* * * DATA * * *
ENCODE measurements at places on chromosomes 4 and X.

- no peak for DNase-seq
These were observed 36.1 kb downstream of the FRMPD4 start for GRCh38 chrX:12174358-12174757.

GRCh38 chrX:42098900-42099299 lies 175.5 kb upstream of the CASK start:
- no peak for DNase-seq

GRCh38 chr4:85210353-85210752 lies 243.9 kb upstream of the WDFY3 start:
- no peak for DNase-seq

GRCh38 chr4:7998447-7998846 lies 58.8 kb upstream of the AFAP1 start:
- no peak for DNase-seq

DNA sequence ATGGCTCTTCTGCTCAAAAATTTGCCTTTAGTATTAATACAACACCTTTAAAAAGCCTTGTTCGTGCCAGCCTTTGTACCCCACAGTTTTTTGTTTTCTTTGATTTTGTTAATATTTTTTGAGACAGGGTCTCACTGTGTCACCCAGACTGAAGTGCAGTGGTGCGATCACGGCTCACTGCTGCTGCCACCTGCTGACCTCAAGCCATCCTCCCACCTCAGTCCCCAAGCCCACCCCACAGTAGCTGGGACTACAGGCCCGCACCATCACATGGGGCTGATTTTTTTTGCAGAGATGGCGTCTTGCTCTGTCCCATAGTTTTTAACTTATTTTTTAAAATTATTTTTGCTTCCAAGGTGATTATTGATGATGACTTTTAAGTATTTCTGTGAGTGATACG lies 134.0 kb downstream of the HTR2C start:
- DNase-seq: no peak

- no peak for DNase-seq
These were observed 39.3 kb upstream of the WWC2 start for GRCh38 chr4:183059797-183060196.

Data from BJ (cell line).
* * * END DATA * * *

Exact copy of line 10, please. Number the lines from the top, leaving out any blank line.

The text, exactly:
DNA sequence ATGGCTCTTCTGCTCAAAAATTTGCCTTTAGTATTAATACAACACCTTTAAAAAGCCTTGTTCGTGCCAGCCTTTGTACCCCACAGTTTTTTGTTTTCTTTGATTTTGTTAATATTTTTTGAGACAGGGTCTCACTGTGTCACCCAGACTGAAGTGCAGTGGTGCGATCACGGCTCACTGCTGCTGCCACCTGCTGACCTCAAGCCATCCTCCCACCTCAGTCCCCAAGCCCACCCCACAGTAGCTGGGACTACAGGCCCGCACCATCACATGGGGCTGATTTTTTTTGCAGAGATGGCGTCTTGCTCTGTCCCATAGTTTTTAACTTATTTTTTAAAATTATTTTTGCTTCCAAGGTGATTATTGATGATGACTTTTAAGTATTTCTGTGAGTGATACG lies 134.0 kb downstream of the HTR2C start: